You should read British Journal of Anaesthesia, even if its only for the abstracts.
This is a good one here and an update on airway management by the authors of the NAP4 project
The article begins with a powerful quote :
“There is one skill above all else that an anaesthetist is expected to exhibit and that is to maintain the airway impeccably”. M. Rosen and I. P. Latto 1984
For those who cant access the full article here are some highlights to share!
1. In regard to video laryngoscopy,
“Evidence as to which of the novel intubation aids performs best remains lacking: it is highly unlikely that all offer equal benefit and some may offer none.”
2. Concept of composite failure of airway management – when one technique fails, others are more likely to fail. In other words, you must be confident at multiple approaches to securing the airway and train to flow through a logical sequence
3. In regard to surgical airways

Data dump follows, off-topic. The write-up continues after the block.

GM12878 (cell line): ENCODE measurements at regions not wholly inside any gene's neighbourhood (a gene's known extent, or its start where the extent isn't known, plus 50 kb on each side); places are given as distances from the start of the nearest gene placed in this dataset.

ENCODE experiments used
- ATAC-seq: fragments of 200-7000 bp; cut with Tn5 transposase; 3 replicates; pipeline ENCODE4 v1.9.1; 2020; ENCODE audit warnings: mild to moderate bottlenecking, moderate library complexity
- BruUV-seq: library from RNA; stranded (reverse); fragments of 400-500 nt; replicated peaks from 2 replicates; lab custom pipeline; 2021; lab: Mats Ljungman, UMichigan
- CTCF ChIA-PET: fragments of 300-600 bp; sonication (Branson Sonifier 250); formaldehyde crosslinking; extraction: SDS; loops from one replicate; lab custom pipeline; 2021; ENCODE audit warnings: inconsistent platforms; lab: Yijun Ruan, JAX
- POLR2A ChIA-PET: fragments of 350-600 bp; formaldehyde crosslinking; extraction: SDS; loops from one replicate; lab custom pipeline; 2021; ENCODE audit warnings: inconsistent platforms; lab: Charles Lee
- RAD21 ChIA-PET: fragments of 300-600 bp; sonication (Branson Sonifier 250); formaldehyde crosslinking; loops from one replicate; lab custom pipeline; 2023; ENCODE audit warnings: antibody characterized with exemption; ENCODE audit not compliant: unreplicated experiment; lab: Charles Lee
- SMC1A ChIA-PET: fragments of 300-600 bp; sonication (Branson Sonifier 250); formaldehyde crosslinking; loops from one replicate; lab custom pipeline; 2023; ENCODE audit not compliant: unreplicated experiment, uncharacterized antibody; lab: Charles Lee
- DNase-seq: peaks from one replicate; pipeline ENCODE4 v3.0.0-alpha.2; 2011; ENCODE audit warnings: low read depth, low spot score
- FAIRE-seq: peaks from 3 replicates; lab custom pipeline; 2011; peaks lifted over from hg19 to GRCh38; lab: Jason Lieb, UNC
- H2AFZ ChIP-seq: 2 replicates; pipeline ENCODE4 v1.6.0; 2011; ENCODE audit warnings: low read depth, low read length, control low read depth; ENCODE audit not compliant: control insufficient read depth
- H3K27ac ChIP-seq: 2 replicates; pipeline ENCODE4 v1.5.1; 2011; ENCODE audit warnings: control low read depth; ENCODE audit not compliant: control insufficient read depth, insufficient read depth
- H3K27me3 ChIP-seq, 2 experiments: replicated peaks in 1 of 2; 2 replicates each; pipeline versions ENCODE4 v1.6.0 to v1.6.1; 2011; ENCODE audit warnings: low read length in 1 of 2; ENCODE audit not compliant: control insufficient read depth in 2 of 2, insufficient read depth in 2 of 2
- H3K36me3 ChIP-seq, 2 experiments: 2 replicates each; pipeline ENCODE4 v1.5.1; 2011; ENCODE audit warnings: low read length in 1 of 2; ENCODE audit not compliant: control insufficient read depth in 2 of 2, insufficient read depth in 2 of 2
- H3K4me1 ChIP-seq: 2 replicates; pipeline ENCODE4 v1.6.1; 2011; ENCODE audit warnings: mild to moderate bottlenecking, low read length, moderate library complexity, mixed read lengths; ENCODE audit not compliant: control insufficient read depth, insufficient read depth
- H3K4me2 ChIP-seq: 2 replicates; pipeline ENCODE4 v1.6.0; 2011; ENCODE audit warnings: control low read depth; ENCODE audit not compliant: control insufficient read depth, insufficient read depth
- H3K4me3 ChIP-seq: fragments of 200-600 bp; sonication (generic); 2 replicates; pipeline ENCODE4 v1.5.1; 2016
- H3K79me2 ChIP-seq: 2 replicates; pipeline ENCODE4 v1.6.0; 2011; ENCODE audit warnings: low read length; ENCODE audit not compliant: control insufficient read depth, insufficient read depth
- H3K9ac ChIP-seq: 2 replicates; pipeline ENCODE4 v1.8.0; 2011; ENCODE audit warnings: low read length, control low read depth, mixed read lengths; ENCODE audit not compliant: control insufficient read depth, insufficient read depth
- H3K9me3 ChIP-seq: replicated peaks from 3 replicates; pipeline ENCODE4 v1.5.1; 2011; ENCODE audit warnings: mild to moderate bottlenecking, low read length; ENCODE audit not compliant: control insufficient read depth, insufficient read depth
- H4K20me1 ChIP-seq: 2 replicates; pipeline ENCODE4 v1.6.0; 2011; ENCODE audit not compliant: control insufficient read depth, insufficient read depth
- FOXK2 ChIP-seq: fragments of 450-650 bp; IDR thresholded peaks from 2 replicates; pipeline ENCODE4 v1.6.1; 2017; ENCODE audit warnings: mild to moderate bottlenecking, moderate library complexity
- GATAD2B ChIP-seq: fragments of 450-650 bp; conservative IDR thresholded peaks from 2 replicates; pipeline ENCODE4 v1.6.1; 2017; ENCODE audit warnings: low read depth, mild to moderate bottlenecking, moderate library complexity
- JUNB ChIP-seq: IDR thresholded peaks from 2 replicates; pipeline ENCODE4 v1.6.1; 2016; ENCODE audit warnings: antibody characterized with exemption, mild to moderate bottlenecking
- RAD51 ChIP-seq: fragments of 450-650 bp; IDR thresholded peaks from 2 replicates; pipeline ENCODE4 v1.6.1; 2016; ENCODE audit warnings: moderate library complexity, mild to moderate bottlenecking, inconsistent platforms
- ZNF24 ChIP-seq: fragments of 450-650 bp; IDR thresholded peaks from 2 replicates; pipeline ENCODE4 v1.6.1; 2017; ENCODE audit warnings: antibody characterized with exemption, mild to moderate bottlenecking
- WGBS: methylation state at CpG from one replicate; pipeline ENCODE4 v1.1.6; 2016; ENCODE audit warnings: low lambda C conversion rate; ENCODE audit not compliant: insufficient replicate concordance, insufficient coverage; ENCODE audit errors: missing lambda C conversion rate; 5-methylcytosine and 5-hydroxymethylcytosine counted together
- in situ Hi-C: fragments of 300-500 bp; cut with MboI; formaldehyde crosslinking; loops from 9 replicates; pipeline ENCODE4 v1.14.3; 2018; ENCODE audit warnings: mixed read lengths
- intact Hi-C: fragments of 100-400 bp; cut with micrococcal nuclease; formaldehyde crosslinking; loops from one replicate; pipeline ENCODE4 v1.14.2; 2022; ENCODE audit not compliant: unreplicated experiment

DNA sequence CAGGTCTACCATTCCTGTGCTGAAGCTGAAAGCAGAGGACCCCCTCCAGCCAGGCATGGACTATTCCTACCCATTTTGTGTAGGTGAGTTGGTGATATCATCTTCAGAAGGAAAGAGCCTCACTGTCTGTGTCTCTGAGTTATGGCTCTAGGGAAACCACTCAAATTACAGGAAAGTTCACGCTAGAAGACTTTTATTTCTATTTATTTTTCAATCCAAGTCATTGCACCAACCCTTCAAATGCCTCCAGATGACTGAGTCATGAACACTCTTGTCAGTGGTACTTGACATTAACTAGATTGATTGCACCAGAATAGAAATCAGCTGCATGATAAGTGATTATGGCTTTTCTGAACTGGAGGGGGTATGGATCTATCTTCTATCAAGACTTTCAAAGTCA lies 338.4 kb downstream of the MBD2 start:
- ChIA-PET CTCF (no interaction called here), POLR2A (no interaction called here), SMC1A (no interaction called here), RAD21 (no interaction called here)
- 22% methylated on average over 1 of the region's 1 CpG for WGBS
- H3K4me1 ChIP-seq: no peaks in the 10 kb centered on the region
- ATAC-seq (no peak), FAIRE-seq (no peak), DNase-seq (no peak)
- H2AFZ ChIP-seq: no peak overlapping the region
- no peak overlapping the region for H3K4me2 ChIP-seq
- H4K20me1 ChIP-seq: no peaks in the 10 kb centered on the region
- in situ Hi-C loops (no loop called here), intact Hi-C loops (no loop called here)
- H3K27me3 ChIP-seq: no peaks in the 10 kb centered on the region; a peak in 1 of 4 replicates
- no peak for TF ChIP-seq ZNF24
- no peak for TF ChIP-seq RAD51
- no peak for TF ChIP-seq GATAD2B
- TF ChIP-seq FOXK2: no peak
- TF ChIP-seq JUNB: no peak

“the evidence is clear:when ESA (emergency surgical airway) is required it is not the procedure that kills patients, but delaying or not doing it that causes harm.”
4. all airway management techniques fail and this is often unanticipated
5. Believe the history of previous difficult airway management
6. Assess every airway for difficulty
7. Never fail to be prepared for failure
8. Communicate your airway strategy and plans
9. Do what you can but do not do what you cannot . If possible ask for help. Airway management should suit the patient, not the doctor, nurse nor paramedic.
10. Obesity is a major risk for lethal hypoxia during airway management. Refer to 1 – 9.
11. Hypoxia is the killer. Avoid it.
Thankyou Dr Cook & Dr MacDougall-Davis and British Journal of Anaesthesia.